United Methodists struggle with what to count because one of the trends is that people are more interested in participating in ministry activities and missions than sitting in the pew on Sunday. So someone who is only in worship once or twice a month may be working in a weekly mission project. Is that person active? Sure, but not by the old definition of having your butt in the pew every week.

As to denominations, I do think that local churches need a connection outside of themselves. I don't think it has to be a denomination in a traditional sense but churches that do not connect to other churches are one step closer to turning inward. Churches that turn inward can become idiosyncratic, self absorbed, and unhealthy.

Churches that don't have outside connections are havens for abusers of power (laity or clergy) who create their own little kingdoms.

It is one of the reasons I'd never join a non-denominational church. It is like being asked to drink out of a bottle without a label. You have no idea what you are getting. It might be water, wine, or strychnine.
Tim Bonney

First UMC of Indianola, Iowa - http://indfumc.org
My Blog - http://timbonney.com
User avatar
Tim Bonney
Site Admin
 
Posts: 5480
Joined: Wed Sep 28, 2011 10:17 am
Location: Indianola, Iowa

Re: Ed Setzer's Analysis

Postby Dave Roberts » Mon Jun 15, 2015 2:29 pm

To me, the main thing that Setzer is saying is that the SBC is not immune to the malaise affecting Christianity. I like Sandy's description of the megas as traditional with entertainment to deplete smaller churches. The problem for the SBC is that depleting the smaller and mid-size churches depletes the money from the denomination because they have been far bigger givers, per capita, than the megas have ever been. The explosion of the mega churches and the continuing election of mega pastors to lead seems to be biting the hand that has fed the SBC since its beginnings.
"God will never be less than He is and does not need to be more" (John Koessler)

My blog: http://emporiadave.wordpress.com/
User avatar
Dave Roberts
Site Admin
 
Posts: 6827
Joined: Thu Aug 12, 2004 2:01 pm
Location: Southside, VA

Re: Ed Setzer's Analysis

Postby Sandy » Tue Jun 16, 2015 3:11 pm

Dave Roberts wrote:To me, the main thing that Setzer is saying is that the SBC is not immune to the malaise affecting Christianity. I like Sandy's description of the megas as traditional with entertainment to deplete smaller churches. The problem for the SBC is that depleting the smaller and mid-size churches depletes the money from the denomination because they have been far bigger givers, per capita, than the megas have ever been. The explosion of the mega churches and the continuing election of mega pastors to lead seems to be biting the hand that has fed the SBC since its beginnings.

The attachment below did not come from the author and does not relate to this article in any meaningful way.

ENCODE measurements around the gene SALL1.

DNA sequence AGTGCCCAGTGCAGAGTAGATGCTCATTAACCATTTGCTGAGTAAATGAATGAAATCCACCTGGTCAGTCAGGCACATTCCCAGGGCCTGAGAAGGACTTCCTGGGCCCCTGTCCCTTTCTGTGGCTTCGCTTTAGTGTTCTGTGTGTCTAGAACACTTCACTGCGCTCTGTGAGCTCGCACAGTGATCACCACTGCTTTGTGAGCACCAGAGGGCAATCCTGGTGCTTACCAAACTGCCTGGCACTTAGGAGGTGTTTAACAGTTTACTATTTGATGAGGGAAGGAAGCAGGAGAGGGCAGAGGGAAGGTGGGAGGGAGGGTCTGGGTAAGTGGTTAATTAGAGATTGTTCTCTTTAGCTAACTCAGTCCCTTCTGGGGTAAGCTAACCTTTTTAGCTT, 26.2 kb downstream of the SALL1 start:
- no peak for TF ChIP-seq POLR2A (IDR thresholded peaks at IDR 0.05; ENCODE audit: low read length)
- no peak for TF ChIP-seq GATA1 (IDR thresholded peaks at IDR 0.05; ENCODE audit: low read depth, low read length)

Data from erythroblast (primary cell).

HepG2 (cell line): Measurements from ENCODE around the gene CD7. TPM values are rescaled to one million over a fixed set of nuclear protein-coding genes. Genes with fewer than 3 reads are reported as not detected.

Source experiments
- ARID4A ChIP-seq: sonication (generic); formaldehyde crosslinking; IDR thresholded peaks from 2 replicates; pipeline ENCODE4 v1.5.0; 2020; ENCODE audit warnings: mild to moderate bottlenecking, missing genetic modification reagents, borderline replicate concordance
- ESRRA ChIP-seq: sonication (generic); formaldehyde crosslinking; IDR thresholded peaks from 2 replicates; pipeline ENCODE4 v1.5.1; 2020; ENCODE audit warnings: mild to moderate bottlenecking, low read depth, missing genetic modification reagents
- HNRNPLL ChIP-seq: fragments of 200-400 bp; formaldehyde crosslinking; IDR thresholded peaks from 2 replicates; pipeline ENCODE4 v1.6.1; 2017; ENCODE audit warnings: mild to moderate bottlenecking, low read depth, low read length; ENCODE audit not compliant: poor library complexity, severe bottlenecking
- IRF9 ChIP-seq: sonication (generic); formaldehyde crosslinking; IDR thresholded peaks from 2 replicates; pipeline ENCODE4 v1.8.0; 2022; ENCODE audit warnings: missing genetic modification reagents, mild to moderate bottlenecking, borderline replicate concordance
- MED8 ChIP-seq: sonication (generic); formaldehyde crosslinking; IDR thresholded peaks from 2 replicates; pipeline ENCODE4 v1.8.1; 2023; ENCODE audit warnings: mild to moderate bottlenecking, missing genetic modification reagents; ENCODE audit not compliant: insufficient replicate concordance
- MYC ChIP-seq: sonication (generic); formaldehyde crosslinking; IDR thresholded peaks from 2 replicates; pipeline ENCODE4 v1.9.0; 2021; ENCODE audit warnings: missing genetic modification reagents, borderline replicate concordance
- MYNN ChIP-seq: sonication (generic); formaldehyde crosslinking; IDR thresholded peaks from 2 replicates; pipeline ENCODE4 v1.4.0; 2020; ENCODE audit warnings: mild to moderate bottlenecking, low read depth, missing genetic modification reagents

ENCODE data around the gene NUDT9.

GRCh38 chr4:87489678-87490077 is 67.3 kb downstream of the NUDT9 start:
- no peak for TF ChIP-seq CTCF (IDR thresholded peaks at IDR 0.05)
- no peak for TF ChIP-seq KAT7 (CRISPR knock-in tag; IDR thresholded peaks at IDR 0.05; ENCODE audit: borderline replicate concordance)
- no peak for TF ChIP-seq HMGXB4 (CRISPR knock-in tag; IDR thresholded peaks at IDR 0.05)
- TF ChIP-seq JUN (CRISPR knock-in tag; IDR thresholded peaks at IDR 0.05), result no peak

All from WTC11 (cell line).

No, the SBC is not immune to what is becoming a post-denominational, and post-Christian culture in this country. But I think this is different than the earlier decline of mainline Protestant denominations in the 60's and 70's. There's been a cultural paradigm shift, and we really are seeing a post-denominational, and post-Christian era come about. Churches have contributed to the decline by growing inward, separating themselves from the ability to build the kind of relationships necessary to "do evangelism," and insulated themselves inside a deceptive cocoon of religious entertainment.

When I was growing up in church, I remember hearing our pastor talk about the importance of setting an example, because whether we realized it or not, people were watching. Well, they were. And an awful lot of them didn't really like what they saw, and decided not to invest themselves in it. The result is that most denominations are now made up of congregations of people mostly past 55 years of age, or older in some cases, and counting the empty seats every time someone passes away. Those younger people still engaged in the church culture have drifted off to the mega churches, either SBC ones, or more often than not, a non-denominational one, especially if it exhibits a Charismatic flavor. Many SBC churches were built more on the cultural preferences and habits of the South than on the gospel, and as that older, caucasian population dwindles, even in Dixie, so does church membership.
Sandy
Sandy
 
Posts: 7870
Joined: Thu Aug 12, 2004 5:10 pm
Location: Rural Western Pennsylvania


Return to SBC News and Trends

Who is online

Users browsing this forum: Google [Bot] and 1 guest